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Barton Hall (Alabama) facts for kids

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Barton Hall
Barton Hall Alabama.jpg
HABS photo of Barton Hall, taken in 1935.
Location west of Cherokee, Alabama
Area 4 acres (1.6 ha)
Built 1840 (1840)
Architectural style Greek Revival
NRHP reference No. 73000337
Quick facts for kids
Significant dates
Added to NRHP November 7, 1973
Designated NHL November 7, 1973

Barton Hall, also known as the Cunningham Plantation, is an antebellum plantation house near present-day Cherokee, Alabama. Built in 1840, it is a stylistically rare example of Greek Revival architecture in Alabama, with elements from the late Federal period. The house was designated a National Historic Landmark in 1973 for its architecture.

Description and history

Barton Hall is located in a rural setting about 4.0 miles (6.4 km) west of the town of Cherokee and 0.5 miles (0.80 km) south of United States Route 72. It is set on 4 acres (1.6 ha) of land, accessed via an elliptical drive from Cedar Lane. The house is a 2+12-story wood-frame structure, with a clapboarded exterior, and a truncated hip roof topped by a belvedere. Single-story gable-roofed wings extend to the rear. The main facade is five bays wide, with a symmetrical arrangement of windows around the central entrance. The central bay is set off from the others by fluted pilasters, which also appear at the building corners. The entrance is sheltered by a deep porch supported by fluted Doric columns, and featuring Doric triglyphs in its cornice. The porch is topped by a balcony accessed via a second-story entrance stylistically similar to the main entrance below. The entrance is flanked by sidelight windows and topped by a transom window and eared architrave.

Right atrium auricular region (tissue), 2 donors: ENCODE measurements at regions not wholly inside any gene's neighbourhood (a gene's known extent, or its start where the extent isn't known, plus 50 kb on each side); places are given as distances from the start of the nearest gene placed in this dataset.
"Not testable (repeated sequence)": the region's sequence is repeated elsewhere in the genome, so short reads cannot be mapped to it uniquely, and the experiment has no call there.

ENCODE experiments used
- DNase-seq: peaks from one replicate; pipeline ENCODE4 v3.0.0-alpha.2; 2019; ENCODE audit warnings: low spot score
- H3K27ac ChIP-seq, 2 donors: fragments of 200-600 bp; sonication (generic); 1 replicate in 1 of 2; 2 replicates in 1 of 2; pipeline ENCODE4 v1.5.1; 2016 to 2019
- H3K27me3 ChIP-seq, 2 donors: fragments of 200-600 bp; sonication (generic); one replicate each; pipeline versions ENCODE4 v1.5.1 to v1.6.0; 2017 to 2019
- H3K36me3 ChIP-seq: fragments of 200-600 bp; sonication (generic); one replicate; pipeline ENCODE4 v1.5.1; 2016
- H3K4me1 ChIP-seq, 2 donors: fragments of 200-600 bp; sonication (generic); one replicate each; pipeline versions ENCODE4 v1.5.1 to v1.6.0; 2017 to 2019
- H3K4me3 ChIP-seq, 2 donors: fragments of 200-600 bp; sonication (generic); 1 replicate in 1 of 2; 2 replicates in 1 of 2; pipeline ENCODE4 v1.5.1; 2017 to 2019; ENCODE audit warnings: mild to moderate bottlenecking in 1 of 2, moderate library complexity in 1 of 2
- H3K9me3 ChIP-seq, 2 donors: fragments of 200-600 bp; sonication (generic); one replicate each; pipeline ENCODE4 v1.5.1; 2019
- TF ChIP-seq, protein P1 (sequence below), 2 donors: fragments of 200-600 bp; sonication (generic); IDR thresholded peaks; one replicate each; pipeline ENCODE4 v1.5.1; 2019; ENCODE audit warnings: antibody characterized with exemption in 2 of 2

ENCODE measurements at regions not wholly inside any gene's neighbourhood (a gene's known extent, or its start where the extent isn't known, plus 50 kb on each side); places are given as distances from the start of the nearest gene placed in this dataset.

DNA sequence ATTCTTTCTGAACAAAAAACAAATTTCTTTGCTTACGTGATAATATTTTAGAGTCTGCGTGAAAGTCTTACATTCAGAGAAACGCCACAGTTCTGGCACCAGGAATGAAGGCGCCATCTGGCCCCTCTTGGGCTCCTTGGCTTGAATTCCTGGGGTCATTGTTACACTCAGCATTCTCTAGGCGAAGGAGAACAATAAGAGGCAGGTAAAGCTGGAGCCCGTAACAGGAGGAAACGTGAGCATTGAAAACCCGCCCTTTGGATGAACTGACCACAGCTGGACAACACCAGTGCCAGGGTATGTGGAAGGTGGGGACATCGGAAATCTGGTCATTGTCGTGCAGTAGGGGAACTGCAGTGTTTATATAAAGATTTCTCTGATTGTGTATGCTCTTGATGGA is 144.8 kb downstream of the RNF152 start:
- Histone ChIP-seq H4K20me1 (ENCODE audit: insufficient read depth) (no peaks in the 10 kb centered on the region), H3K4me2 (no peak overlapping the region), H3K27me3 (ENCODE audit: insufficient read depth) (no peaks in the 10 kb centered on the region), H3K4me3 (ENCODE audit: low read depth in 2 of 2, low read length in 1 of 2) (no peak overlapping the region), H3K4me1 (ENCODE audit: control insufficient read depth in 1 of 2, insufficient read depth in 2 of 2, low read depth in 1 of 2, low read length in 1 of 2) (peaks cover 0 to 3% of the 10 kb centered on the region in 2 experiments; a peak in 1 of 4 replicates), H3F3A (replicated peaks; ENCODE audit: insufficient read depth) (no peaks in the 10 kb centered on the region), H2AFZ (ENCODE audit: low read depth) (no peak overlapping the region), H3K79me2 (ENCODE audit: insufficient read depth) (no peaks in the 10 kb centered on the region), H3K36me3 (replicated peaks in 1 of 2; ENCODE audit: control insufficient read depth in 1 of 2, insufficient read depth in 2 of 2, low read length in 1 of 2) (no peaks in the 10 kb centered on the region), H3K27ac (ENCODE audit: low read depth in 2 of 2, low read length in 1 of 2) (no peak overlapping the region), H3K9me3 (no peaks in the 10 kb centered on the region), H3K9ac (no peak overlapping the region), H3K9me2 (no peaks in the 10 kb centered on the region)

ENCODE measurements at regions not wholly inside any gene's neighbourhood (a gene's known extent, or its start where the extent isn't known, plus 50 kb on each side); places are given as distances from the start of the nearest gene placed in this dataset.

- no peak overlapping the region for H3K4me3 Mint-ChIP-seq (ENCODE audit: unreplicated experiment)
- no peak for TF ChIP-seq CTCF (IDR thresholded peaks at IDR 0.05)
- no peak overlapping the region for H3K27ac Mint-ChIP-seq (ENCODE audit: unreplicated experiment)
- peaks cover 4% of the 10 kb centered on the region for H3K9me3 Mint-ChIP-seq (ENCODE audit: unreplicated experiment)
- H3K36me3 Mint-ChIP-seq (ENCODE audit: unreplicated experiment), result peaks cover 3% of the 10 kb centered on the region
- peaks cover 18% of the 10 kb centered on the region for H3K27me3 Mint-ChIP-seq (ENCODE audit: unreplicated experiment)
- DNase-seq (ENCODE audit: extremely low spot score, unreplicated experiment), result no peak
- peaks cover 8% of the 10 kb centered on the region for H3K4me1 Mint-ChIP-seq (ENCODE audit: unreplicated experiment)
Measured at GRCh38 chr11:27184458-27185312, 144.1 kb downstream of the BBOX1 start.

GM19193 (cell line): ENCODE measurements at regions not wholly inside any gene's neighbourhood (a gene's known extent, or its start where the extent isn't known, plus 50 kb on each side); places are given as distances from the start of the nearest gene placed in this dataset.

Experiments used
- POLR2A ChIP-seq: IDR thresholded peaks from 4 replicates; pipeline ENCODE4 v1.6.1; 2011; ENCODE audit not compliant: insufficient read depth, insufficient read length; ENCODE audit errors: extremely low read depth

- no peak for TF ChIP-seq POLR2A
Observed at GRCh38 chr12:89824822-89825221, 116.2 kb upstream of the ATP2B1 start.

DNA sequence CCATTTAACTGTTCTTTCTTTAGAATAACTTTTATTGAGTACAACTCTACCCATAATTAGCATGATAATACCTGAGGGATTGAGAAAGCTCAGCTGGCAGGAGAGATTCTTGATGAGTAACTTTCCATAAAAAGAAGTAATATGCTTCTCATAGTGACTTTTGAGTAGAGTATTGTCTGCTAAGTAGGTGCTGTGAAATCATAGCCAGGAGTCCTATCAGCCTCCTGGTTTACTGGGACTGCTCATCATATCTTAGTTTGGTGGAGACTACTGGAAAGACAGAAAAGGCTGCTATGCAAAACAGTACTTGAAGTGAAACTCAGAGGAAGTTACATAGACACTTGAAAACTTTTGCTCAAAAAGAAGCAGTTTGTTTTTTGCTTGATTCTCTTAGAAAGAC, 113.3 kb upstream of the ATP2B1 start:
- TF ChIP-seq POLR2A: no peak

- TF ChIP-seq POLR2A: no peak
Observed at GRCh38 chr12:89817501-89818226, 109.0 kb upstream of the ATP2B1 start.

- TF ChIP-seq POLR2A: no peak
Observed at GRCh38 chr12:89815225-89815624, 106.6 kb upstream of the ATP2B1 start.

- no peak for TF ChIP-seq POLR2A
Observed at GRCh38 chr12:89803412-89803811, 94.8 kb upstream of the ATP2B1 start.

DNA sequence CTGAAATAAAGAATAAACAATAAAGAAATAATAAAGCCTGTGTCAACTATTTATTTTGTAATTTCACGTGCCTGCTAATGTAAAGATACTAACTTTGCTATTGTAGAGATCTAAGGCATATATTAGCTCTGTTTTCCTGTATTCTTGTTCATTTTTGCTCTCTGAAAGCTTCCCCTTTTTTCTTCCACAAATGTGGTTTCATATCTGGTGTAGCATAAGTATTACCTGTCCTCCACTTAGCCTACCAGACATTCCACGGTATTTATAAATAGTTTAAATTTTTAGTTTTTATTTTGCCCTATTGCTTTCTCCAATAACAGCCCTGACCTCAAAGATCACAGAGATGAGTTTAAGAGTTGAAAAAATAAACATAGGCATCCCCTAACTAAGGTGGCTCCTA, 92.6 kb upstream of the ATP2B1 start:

Period interior features include a unique stairway which ascends in a series of double flights and bridge-like landings to an observatory on the rooftop that offered views of the plantation.

In 1840, Armestead Barton, a native of Tennessee, moved to the area and purchased 40,000 acres (16,000 ha), on which he began construction of this house. The house remained unfinished at the time of his death in 1847 and was completed two years later under his widow's supervision. The property was sold out of the Barton family in 1908. In 1967, a Barton descendant repurchased the house.

In November 2008, the noted photographer Charles Moore took his final documented images on this property. The home continues to be privately owned and occupied, and it is not open to the public.

Gallery

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